The pardons are the latest in a growing list of clemency actions by Trump, who has been using his pardon power with increasingly frequency in recent months.
Trump has been especially pleased with news coverage of his actions, which included commuting the sentence of Alice Johnson, a woman serving a life sentence for drug offenses whose case had been championed by reality television star Kim Kardashian West.
He has repeatedly referenced emotional video of Johnson being freed from prison and running into her family members’ arms, and has said he’s considering thousands more cases — both famous and not.
But critics say the president could be ignoring valid claims for clemency as he works outside the typical pardon process, focusing on cases brought to his attention by friends, famous people and conservative media pundits.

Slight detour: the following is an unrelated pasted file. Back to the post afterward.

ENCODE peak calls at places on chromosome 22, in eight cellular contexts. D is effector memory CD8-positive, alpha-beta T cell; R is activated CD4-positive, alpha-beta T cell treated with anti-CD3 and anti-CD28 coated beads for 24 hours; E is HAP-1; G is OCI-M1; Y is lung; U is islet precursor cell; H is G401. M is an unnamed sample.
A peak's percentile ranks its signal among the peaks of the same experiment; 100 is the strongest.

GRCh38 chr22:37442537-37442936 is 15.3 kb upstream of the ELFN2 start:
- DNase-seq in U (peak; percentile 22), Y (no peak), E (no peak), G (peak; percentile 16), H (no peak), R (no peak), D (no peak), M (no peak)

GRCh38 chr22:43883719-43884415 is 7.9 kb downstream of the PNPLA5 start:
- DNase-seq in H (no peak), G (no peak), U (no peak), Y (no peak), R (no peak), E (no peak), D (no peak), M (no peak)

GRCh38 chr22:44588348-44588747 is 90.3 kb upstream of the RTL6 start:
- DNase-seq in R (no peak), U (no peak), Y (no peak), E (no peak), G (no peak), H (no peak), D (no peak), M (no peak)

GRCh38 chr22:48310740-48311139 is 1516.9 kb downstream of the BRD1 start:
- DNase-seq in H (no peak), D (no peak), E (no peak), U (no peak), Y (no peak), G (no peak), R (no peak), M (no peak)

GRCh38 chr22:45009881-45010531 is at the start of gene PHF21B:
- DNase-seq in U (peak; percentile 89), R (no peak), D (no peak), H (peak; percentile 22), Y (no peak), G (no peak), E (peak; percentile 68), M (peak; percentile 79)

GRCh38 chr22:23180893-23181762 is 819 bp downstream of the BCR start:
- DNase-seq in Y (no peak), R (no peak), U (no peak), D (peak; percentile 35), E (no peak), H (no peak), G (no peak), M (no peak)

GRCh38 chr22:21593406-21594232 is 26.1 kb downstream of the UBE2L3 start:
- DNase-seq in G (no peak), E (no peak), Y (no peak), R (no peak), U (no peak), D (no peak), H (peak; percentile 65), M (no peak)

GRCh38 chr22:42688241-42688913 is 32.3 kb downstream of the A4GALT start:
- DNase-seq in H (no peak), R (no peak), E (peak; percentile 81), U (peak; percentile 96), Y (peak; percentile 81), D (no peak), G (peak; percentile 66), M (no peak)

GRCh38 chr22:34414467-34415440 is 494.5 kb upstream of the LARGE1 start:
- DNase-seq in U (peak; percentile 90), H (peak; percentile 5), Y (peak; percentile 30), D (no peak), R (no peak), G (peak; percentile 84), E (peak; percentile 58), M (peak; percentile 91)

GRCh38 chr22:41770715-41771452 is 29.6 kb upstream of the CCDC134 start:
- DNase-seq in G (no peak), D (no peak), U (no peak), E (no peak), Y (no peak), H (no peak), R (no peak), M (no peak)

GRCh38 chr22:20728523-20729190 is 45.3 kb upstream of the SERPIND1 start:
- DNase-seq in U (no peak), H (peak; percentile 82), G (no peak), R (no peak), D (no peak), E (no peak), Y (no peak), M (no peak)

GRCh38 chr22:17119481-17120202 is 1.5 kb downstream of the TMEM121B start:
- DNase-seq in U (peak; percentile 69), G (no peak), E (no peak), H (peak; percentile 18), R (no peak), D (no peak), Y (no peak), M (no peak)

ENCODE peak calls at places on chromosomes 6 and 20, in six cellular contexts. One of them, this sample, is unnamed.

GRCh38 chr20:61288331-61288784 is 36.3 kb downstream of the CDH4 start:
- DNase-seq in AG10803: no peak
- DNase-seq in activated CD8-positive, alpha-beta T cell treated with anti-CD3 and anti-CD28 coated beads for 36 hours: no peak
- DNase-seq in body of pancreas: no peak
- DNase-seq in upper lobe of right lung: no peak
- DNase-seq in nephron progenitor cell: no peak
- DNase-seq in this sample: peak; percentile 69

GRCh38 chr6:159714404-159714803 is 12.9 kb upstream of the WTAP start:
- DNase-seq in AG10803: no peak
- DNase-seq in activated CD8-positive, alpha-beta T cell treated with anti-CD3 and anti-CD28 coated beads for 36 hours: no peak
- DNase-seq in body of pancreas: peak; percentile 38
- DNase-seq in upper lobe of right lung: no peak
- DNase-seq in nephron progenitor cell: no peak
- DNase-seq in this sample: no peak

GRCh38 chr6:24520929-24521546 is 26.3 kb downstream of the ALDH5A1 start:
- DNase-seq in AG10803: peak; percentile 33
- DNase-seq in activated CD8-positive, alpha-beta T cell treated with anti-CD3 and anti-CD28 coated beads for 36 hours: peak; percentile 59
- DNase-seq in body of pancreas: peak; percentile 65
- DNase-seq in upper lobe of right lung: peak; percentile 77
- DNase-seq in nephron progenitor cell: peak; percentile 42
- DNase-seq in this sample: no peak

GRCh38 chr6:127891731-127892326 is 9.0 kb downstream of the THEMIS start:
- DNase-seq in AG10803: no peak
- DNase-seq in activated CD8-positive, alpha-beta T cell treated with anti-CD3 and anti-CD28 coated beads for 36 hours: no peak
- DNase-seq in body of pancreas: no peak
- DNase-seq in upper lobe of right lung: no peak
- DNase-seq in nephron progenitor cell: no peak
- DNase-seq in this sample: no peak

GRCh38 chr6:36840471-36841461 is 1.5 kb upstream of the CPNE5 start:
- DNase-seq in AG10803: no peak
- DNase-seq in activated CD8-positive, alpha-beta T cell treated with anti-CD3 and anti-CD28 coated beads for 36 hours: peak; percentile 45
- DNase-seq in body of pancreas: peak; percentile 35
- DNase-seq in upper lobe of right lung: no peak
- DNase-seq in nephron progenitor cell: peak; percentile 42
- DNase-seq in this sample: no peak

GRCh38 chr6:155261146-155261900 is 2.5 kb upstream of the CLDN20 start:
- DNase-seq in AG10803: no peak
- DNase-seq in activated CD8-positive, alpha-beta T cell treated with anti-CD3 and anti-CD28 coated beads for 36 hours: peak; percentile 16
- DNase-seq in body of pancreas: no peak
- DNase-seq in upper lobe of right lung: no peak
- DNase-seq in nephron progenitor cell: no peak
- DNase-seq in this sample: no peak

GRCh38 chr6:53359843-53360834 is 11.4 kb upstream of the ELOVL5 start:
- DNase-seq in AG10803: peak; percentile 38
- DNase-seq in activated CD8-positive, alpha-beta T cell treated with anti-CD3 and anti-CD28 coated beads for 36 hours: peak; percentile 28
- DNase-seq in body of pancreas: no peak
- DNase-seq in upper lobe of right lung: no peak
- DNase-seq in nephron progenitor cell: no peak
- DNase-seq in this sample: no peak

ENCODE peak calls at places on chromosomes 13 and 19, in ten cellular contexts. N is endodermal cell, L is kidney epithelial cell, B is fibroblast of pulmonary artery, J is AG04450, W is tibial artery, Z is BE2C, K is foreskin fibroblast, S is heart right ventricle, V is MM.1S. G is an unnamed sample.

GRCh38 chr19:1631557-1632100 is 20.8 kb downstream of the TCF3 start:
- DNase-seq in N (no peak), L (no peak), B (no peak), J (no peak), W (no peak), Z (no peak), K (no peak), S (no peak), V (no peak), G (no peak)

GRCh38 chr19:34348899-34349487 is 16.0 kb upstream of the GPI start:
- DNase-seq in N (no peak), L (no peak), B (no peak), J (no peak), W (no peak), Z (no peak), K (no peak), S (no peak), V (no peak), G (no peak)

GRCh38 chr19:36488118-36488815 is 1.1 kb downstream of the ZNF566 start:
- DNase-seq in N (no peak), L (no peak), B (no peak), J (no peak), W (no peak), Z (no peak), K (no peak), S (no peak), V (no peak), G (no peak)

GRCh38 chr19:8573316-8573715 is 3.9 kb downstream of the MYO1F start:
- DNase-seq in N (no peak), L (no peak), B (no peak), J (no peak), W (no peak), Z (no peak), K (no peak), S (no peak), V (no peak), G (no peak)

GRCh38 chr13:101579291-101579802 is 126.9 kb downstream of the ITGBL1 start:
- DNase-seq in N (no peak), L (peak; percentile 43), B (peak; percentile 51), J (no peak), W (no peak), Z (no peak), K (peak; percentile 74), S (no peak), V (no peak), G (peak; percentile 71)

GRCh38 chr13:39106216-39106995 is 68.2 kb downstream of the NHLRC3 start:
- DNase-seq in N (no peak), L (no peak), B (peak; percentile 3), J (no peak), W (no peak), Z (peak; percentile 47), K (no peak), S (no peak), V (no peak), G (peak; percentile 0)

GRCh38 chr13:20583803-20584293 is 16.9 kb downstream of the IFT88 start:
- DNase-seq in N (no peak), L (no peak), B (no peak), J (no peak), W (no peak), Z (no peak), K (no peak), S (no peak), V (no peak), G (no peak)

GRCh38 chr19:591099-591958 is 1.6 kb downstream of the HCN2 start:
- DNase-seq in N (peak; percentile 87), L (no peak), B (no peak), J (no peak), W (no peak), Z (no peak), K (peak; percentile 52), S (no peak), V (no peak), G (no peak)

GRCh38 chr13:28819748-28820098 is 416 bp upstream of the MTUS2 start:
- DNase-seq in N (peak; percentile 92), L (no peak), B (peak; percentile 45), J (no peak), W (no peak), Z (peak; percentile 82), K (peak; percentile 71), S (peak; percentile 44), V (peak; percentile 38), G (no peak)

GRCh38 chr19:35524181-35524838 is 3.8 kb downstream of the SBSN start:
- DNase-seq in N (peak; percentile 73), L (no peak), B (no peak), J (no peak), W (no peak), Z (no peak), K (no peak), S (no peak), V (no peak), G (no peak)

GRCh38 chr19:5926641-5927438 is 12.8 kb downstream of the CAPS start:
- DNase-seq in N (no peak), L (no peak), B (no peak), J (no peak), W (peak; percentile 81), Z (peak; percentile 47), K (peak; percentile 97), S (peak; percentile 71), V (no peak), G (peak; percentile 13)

Aides say that Trump has been especially drawn to cases in which he believes the prosecution may have been politically motivated — a situation that may remind him of his own position at the center of the ongoing special counsel investigation into Russian election meddling.
Many have also seen the president as sending a signal with his pardons to former aides and associates caught up in the probe, or lashing out at enemies like former FBI Director James Comey, who oversaw the prosecution of lifestyle guru Martha Stewart, whom Trump has said he is thinking of pardoning.
In news related to the Hammonds, the family of American patriot LaVoy Finicum, who was assassinated by police during a traffic stop en route to John Day, has filed a wrongful death lawsuit seeking at least $70,000,000.